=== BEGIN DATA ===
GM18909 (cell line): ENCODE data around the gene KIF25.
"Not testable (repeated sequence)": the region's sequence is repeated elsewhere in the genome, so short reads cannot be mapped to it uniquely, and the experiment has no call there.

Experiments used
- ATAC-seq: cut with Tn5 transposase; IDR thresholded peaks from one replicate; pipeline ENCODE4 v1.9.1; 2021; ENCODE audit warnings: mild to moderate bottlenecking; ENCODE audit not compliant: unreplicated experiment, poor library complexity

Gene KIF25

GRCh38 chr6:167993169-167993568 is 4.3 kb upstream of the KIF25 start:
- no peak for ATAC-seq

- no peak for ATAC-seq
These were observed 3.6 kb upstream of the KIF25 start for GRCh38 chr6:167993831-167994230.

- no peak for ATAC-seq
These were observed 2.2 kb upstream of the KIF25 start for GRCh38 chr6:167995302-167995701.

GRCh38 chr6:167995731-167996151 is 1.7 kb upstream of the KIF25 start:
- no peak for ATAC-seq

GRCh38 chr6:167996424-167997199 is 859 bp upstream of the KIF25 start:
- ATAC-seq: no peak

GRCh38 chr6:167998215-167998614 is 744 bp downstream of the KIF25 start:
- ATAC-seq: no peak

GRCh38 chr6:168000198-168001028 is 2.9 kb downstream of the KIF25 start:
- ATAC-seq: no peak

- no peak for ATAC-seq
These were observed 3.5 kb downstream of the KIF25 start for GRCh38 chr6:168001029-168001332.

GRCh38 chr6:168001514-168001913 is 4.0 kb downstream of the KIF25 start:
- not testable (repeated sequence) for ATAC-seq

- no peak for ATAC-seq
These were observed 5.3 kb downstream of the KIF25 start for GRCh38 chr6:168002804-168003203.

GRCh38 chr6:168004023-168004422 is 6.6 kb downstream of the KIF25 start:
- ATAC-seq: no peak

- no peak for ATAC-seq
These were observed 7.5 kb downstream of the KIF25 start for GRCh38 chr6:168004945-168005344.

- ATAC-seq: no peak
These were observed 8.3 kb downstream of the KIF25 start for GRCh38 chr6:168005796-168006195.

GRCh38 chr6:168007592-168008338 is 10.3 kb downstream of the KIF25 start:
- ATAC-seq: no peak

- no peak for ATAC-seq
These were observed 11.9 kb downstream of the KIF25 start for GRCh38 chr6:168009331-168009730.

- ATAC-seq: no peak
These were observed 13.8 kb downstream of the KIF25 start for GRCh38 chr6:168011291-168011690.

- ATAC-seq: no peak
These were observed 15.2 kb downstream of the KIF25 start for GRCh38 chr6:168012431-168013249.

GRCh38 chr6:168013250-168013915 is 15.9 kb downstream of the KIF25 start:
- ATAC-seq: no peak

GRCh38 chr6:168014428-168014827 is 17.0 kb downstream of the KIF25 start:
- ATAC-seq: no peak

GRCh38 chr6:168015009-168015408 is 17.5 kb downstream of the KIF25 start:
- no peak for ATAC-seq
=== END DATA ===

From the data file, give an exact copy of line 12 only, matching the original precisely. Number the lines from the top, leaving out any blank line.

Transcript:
GRCh38 chr6:167995731-167996151 is 1.7 kb upstream of the KIF25 start: